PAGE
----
In addition, IK has updated its GrooveMaker 2 and DJ Rig apps to include direct support for iRing motion control. For example, in DJ Rig, users can adjust any of the standard DJ Rig FX options simply by waving their iRing-equipped hands over their device’s screen, allowing some DJs to add a certain artistic flair to their performances. The company also has an SDK to allow other third-party developers to easily integrate iRing support into their own apps, although like many of the other non-standard game and motion controller accessories we’ve witnessed over the years, we’re a bit skeptical as to what the uptake will really be from third-party developers.
In actual, practical use, the iRing works quite well and pretty much exactly as you would expect. In fact, the device almost feels somewhat magical in a way that can only be experienced rather than explained, with the ability to control effects and make music simply by moving your hands through the air feeling somewhat like a modern day, and significantly more advanced, Theremin. That said, iRing isn’t without its limitations. The front camera range is limited to just over 2 feet, which may be a problem for some use cases, although in our testing it didn’t feel like a serious issue, since it’s the hands that need to be within two feet of the device, not the body. Rear camera range pushes this up to almost 5 feet, but we really found iRing much more awkward to use from the rear side since we were deprived of the visual preview, although this could probably be improved simply through practice. Since the visual controls are based on the contrast with the dot patterns, users will also need to be conscious of things like lighting, clothing, and other backgrounds; we found that high contrast checkered and striped shirts tended to seriously affect iRing’s performance. These limitations are illustrated in the documentation, so they’re not surprises, but they’re there nonetheless and may affect the usability of the product for some. It’s also worth noting that some of the more demanding apps like DJ Rig will require devices at the higher end of the compatibility list—an iPad Air or second-generation iPad mini, for example—to truly perform properly.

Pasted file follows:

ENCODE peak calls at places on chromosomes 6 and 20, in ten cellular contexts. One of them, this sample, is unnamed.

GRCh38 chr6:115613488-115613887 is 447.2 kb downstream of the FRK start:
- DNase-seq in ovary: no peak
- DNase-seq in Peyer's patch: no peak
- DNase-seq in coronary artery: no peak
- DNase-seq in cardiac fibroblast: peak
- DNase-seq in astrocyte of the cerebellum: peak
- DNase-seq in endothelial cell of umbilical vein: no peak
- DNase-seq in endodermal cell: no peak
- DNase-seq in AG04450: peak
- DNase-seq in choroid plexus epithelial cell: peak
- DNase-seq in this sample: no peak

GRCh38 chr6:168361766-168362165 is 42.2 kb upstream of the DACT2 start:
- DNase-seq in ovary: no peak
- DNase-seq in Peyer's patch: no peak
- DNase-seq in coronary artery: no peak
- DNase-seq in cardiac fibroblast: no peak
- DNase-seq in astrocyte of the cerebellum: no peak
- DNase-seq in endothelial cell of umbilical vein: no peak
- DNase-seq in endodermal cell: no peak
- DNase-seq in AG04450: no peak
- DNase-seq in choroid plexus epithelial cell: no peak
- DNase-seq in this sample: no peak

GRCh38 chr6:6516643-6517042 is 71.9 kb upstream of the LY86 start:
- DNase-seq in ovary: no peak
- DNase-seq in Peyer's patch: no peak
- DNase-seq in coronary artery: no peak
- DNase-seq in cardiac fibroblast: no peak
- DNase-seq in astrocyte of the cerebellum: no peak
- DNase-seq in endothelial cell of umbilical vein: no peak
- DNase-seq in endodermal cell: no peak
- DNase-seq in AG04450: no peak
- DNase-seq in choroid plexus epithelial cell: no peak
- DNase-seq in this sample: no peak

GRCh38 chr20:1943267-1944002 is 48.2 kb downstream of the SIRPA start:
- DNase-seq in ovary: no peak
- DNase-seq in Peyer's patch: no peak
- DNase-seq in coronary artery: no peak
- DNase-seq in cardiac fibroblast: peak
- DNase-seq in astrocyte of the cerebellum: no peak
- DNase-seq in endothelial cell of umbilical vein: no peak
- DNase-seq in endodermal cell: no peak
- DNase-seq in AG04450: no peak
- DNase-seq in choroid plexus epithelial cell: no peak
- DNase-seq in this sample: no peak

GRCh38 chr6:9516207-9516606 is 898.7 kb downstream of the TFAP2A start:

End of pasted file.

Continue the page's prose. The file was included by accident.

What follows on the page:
iRing is one of these products that’s really hard to position as it’s breaking new ground in its particular space. While motion control in general isn’t new—game consoles have been doing it for years—using it for this sort of application is definitely a twist and it remains to be seen how practical actual musicians, DJs, and other audio professionals are going to find it. The price of entry is by no means prohibitive, and in fact $25 puts it into the “worth a try” level for anybody who thinks they might like a motion control solution for their music creation or performance, or even just wants an interesting toy to play around with. IK has also definitely done a good job providing its own iOS apps to both support and demonstrate what can be done with the iRing and motion control in general. Ultimately, iRing is both fascinating for the new ground it breaks and a fun device to use, but in many ways is still a first-generation device, and like most such app-dependent accessories, the jury is really out on how much additional support iRing will receive in third-party apps, and what the practical uses of it will be.